Target Audiences

Posted by davidludwig
Apr 22 2011

Sheya level 14 continued is now up and accessible via the Pages Navigation to the right (that’s getting kind of big, isn’t it? Wonder if there’s some way to make the lists collapseable and expandable?) or via the Niar Saga main story page. Also in honor of reaching 3,000 page views I’ve added a page about Yuki, the family movie I wrote previously mentioned as one of my other works on the About page. So now when we reach 4,000 page views I’ll have to put up a page for another of my stories that I haven’t previously mentioned on this site.

I’m thinking probably either Leona Banisher or Team Neo-Shield Front… Both are series, the first being a fantasy set in Niar (same world as Niar Saga) and the second being more of a sci-fi/fantasy.

Anyway, what I really wanted to talk about today was D&D. So if you’re just here for the story go read that instead. If you care about my thoughts on D&D and target audiences though that’s what the rest of this post is going to be.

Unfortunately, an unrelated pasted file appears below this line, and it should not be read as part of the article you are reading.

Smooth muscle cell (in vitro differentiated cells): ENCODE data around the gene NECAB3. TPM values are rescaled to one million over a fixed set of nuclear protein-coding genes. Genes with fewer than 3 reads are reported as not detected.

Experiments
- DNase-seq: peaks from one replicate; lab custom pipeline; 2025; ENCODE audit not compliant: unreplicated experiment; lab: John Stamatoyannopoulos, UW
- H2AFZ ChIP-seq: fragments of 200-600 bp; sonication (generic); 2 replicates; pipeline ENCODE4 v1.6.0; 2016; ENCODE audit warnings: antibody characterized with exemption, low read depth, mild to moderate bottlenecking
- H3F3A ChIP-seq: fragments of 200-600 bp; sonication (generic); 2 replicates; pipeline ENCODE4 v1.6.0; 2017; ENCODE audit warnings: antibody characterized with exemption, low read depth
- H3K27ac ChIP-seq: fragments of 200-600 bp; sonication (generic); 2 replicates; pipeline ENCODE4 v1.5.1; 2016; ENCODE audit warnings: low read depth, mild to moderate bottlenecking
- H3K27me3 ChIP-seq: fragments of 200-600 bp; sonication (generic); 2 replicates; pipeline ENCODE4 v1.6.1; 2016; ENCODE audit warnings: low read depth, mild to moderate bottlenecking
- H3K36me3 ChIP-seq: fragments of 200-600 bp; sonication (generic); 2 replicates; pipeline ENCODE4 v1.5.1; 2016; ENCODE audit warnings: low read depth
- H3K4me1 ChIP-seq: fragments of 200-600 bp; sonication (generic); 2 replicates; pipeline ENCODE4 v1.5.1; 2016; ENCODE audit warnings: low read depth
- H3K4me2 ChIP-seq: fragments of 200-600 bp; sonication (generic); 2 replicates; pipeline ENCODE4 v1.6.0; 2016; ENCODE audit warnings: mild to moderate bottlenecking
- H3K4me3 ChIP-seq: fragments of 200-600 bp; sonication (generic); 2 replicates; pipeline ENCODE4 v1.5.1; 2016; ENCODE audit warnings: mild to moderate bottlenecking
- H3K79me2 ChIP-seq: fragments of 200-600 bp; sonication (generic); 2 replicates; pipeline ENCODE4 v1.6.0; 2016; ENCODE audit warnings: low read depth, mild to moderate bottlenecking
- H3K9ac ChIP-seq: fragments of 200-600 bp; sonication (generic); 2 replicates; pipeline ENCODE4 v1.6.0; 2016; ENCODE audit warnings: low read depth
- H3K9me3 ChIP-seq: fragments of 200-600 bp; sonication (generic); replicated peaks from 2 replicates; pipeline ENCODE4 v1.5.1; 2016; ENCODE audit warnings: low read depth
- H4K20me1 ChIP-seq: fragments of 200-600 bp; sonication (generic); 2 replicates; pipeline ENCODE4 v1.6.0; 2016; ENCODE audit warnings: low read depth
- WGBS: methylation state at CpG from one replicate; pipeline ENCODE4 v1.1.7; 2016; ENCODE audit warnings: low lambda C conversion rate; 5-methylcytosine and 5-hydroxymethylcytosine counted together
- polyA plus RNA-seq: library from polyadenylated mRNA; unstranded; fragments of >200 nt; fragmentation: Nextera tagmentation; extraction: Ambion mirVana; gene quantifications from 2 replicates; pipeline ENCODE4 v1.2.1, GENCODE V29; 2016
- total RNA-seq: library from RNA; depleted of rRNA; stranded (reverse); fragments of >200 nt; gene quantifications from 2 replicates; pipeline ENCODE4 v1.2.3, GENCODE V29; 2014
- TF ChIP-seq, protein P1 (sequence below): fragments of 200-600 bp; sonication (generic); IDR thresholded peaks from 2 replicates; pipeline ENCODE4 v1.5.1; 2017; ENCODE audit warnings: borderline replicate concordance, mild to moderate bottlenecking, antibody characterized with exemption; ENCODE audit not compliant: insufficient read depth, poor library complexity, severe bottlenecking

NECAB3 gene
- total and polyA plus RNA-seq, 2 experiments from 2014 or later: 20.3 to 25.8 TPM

See, I was really disappointed with D&D 4th Edition when it came out–my opinion has since mellowed but at the time I actually was vehemently opposed to everything it stood for. Now it seems that D&D 4th Edition has shifted over to the 4.5 edition that Wizards of the Coast committed to not doing when 4th Edition first came out. See back in 3rd Edition (my edition of choice, though I also have significant experience with 2nd Edition, and at least have some of the books for 1st Edition though I haven’t played) after the system had been out for a while they found there were a lot of problems with it and things they could have done better. So they re-released the core books in a new 3.5 format that addressed those problems while still being essentially the same edition. I strongly feel the changes there were improvements, and since the new books were released before I switched over to 3rd edition I was able to just start with them. Overall worked quite well for me, but understandably a lot of people were distressed about having the same three core books released over again with rule changes but for practical purposes the same content.